However, the rapid advances of the Islamic State into Kurdish-controlled areas of Syria and Iraq forced the PKK to adjust its priorities. PKK militants were deployed to fight alongside the PYD in Syria and the Kurdistan Regional Government (KRG) peshmerga militia in Iraq. On the battlefield, PKK units have consistently outperformed both the PYD and the peshmerga. And the willingness of its militants to sacrifice their lives in defense not only of their fellow Kurds but also of Christians, Yezidis and even Turkish-speaking Turkmen has considerably enhanced the PKK’s reputation both inside and outside the region.
IMPLICATIONS: In contrast, the AKP’s already battered international reputation has suffered even more damage, particularly as Islamic State forces have begun to close in on Kobane. At the time of writing, Kobane was surrounded on three sides. The fourth – to the north – is the Turkish border, which Ankara has attempted to seal to prevent Turkish Kurds from reinforcing the PYD and PKK units defending the town.
Kobane has limited strategic value. But its plight has meant that it has assumed a symbolic, almost iconic, significance to the region’s Kurds. Ankara’s refusal either to rally to Kobane’s defense or to allow others to do so has reinforced the widespread belief amongst Kurdish nationalists that the AKP actively supports the Islamic State and wants it to overrun not only Kobane but the entire autonomous Kurdish region in Syria.
In fact, at worst, the AKP’s attitude towards the Islamic State and other extremist Islamist organizations has been characterized more by willful indifference than active support, particularly during the early years of the Syrian Civil War when it pursued an open door policy towards anyone opposed to Assad. But, even though the AKP has now made it more difficult for extremists to transit Turkey on their way to Syria, the border remains porous. The government has also failed to take effective action against pro-Islamic State propaganda and recruitment activities in Turkey. In a country where tens of thousands of websites have been outlawed, pro-Islamic State websites have continued to operate with impunity.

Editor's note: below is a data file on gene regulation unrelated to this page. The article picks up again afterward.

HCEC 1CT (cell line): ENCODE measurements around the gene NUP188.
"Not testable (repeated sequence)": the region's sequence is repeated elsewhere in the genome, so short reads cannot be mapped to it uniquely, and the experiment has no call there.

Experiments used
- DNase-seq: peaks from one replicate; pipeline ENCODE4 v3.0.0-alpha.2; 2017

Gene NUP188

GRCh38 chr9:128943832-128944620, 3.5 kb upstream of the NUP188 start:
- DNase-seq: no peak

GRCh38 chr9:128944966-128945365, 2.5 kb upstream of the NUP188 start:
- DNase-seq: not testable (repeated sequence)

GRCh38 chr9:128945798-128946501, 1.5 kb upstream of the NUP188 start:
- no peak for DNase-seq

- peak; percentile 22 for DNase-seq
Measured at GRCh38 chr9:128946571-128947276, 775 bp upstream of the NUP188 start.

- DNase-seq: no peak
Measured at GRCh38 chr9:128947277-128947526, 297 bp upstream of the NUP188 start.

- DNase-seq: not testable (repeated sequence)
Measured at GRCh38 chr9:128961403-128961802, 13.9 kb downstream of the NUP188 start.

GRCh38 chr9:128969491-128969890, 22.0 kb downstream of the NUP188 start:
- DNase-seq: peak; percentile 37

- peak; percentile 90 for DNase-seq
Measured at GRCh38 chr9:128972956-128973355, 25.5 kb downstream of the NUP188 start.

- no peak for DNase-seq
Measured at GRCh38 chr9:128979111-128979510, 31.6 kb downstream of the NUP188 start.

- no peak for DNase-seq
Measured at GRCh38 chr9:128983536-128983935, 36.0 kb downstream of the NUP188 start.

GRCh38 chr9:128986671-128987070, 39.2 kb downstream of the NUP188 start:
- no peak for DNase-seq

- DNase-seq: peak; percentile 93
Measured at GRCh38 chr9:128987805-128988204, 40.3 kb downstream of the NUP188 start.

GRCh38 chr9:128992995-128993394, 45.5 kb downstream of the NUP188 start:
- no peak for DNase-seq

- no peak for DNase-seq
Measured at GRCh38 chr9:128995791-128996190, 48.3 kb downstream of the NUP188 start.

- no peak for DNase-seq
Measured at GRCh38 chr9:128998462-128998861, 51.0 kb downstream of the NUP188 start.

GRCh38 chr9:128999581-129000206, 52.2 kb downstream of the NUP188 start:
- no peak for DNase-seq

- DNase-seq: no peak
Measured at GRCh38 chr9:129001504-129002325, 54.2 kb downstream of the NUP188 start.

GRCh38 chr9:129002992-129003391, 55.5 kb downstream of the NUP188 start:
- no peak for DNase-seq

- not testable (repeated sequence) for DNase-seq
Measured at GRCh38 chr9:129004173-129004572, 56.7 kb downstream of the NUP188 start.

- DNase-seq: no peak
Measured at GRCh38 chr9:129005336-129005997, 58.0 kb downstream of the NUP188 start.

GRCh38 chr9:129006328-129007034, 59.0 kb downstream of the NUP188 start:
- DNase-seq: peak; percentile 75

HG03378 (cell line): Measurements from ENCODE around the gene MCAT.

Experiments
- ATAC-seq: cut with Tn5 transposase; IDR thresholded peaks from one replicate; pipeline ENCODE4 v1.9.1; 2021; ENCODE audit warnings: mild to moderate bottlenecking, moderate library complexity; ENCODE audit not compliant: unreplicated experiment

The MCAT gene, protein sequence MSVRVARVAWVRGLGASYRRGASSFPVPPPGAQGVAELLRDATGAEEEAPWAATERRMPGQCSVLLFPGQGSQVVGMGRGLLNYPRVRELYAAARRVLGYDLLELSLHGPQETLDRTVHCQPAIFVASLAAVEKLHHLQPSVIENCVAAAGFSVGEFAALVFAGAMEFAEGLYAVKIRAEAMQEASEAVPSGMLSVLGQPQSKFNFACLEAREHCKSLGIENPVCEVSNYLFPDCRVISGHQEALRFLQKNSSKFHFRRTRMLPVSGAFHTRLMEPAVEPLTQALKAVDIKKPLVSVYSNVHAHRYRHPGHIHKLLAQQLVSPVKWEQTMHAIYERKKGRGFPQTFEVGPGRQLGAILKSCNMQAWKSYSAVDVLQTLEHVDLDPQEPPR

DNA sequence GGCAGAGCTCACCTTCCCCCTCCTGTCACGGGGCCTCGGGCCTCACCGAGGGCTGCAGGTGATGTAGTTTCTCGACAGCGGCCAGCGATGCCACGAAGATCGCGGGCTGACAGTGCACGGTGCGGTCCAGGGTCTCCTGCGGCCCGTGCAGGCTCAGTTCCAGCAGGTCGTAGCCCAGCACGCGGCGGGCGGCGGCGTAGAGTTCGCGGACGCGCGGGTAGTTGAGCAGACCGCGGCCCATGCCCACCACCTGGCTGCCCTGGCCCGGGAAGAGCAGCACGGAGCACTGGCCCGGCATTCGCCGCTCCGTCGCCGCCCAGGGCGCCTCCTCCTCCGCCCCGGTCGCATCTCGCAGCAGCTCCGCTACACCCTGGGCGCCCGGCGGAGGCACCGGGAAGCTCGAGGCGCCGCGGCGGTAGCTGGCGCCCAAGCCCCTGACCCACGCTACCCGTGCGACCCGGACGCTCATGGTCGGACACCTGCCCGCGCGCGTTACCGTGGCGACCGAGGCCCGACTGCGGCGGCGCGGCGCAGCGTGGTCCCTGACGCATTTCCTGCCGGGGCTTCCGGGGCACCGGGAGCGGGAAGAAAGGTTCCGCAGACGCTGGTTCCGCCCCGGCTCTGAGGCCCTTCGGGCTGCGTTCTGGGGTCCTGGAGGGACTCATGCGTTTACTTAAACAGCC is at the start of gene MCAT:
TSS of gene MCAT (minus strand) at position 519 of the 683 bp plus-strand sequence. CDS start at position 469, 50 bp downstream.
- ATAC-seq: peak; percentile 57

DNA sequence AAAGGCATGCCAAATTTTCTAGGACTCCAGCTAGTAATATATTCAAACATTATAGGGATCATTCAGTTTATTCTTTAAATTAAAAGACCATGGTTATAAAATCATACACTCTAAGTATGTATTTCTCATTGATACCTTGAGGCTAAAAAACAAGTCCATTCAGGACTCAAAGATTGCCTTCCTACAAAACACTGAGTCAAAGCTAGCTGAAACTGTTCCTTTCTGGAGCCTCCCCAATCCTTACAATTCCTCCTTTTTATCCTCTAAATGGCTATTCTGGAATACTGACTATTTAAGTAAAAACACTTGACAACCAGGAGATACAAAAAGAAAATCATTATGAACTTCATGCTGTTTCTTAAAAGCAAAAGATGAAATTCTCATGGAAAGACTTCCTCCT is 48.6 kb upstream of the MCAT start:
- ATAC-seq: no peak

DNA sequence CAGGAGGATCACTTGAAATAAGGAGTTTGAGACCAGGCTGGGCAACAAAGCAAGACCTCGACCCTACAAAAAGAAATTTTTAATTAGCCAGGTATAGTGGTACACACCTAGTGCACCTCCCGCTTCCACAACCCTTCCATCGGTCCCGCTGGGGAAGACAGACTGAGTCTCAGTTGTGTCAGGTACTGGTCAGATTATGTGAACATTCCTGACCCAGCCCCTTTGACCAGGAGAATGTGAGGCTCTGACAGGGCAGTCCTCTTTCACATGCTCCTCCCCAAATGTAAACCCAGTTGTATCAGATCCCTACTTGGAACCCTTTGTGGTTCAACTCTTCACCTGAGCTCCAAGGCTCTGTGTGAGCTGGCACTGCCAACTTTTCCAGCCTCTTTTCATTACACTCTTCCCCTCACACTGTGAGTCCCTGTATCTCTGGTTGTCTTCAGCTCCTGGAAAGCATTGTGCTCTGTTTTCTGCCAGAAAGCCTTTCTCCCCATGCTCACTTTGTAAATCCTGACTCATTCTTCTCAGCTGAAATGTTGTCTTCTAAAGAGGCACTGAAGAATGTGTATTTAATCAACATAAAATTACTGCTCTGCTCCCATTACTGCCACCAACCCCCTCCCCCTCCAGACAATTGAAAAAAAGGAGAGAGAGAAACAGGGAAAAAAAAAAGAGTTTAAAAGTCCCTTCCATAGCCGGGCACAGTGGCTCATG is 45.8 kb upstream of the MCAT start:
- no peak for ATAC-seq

On October 7, 2014, during a speech to Syrian refugees in the southeastern city of Gaziantep, Erdoğan described the PKK and the Islamic State as being as bad as each other. He then dismissively told Kurds to accept that Kobane’s fate was already sealed. “Kobane has fallen. It will fall,” he said.
Within hours, tens of thousands of Kurdish nationalists had taken to the streets across Turkey. In addition to attacking AKP and government buildings, in the southeast in particular they also targeted offices of the Free Cause Party (Hüda-Par), the political party formed by the Sunni Kurdish Hizbullah. During the early 1990s, Hizbullah fought and effectively defeated the PKK in a war for supremacy in the cities of southeast Turkey. Hizbullah – which is unconnected with Lebanese Shia organization of the same name – is currently focused on pursuing its goals through political means and grassroots activities. But the tensions and rivalry have remained – and have recently been exacerbated by the number of young Hüda-Par supporters who have crossed the border into Syria to fight for extremist organizations such as the Islamic State.
On October 7, 2014, when PKK sympathizers attacked a Hüda-Par office in Diyarbakır, some of those inside opened fire. Three Hüda-Par supporters and two demonstrators were reported killed. There were similar clashes in other cities. In many neighborhoods, Hüda-Par supporters armed themselves with clubs and knives to protect party premises or to attack suspected PKK sympathizers. The Turkish government responded by imposing curfews in six provinces in the southeast and deploying not only police and gendarmerie but also units of the regular army in an attempt to restore order.